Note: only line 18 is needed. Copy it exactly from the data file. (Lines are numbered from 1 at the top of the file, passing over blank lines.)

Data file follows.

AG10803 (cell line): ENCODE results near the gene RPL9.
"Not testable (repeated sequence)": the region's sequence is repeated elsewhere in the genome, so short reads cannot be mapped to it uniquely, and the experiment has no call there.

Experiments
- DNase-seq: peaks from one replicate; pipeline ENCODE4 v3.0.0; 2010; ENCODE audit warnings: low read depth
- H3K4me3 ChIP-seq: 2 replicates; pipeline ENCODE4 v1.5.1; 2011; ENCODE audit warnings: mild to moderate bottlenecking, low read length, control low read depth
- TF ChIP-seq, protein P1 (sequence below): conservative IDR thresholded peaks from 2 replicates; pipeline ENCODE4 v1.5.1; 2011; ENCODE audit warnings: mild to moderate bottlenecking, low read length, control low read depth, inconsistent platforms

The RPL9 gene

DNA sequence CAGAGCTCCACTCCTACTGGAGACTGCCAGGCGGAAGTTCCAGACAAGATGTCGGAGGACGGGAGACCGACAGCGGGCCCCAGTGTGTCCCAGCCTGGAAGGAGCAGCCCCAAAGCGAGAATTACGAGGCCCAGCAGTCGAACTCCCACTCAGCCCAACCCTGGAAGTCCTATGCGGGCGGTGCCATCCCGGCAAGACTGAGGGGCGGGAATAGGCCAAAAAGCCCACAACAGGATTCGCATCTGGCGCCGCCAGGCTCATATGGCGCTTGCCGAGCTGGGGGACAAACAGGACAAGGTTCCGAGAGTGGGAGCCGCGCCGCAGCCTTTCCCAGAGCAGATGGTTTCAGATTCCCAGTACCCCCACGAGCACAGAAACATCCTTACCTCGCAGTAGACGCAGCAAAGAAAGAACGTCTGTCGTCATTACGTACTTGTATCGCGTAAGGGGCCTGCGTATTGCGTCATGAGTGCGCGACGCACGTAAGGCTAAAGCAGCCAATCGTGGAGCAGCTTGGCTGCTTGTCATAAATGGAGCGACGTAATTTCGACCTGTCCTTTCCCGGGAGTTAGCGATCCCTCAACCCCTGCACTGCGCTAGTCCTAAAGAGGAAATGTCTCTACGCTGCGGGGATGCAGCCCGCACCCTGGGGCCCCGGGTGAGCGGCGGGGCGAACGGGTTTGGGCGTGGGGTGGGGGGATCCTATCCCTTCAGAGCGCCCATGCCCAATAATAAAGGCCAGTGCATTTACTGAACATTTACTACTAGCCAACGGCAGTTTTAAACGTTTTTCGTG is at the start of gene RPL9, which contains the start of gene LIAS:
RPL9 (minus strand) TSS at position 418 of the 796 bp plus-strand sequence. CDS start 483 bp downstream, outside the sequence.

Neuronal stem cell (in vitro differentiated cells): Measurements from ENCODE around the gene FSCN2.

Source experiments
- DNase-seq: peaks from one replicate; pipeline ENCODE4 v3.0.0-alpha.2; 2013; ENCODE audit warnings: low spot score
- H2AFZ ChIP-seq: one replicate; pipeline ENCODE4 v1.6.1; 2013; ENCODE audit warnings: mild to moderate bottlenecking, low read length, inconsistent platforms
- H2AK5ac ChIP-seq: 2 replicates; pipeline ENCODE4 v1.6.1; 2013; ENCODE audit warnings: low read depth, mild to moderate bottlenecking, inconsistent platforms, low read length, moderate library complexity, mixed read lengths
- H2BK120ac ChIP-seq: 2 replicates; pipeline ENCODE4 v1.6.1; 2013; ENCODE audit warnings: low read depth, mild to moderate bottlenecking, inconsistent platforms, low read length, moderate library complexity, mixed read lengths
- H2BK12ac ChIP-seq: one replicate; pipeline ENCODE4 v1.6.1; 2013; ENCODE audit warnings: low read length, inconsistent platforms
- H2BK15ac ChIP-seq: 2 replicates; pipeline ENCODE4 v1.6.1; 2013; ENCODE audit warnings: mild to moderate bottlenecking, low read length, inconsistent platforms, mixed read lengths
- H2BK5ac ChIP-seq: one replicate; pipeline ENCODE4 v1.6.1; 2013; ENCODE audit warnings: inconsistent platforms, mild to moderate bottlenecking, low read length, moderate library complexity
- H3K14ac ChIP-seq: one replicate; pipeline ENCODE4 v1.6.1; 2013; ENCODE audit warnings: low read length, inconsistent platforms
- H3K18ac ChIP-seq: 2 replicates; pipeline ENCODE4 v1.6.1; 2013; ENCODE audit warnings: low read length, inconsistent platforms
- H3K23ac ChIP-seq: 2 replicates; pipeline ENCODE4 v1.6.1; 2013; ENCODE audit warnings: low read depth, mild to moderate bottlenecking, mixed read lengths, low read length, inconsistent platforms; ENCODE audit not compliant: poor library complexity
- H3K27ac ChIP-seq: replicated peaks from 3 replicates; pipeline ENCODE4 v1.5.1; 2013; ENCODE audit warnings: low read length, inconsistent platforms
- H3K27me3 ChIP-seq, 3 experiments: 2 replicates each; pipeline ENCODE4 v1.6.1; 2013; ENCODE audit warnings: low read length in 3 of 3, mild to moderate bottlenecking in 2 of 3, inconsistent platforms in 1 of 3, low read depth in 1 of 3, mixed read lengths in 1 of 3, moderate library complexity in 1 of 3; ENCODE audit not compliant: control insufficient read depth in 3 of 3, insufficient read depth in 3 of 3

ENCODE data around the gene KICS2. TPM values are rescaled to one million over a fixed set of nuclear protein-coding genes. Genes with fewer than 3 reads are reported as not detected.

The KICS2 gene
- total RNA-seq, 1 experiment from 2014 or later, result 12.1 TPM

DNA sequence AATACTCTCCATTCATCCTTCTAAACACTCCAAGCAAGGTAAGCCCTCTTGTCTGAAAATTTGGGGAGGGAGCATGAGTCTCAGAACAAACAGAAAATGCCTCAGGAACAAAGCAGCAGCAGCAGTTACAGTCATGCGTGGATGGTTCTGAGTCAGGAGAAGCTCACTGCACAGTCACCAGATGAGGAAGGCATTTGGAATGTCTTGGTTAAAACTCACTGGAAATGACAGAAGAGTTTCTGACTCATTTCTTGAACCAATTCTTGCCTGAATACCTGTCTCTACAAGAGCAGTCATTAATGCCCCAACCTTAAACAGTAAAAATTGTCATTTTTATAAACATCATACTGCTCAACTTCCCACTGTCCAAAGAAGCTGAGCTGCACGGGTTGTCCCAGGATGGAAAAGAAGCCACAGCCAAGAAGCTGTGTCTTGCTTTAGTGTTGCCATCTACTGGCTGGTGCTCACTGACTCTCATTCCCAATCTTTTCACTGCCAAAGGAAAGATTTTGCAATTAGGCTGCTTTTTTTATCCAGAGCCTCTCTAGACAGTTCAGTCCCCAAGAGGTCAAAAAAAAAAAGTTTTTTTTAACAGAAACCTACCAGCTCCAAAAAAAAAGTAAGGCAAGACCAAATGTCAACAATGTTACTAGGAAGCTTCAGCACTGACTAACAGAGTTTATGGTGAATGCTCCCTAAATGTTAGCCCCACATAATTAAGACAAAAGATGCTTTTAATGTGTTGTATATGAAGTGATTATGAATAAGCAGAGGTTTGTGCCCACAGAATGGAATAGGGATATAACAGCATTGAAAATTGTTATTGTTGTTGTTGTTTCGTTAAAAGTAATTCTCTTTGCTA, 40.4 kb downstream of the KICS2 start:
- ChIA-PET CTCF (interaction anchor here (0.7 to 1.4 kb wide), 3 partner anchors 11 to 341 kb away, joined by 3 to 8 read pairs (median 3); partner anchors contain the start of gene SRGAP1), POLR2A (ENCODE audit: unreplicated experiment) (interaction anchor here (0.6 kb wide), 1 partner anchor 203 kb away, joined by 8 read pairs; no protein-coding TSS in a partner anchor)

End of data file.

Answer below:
- H2BK5ac ChIP-seq: one replicate; pipeline ENCODE4 v1.6.1; 2013; ENCODE audit warnings: inconsistent platforms, mild to moderate bottlenecking, low read length, moderate library complexity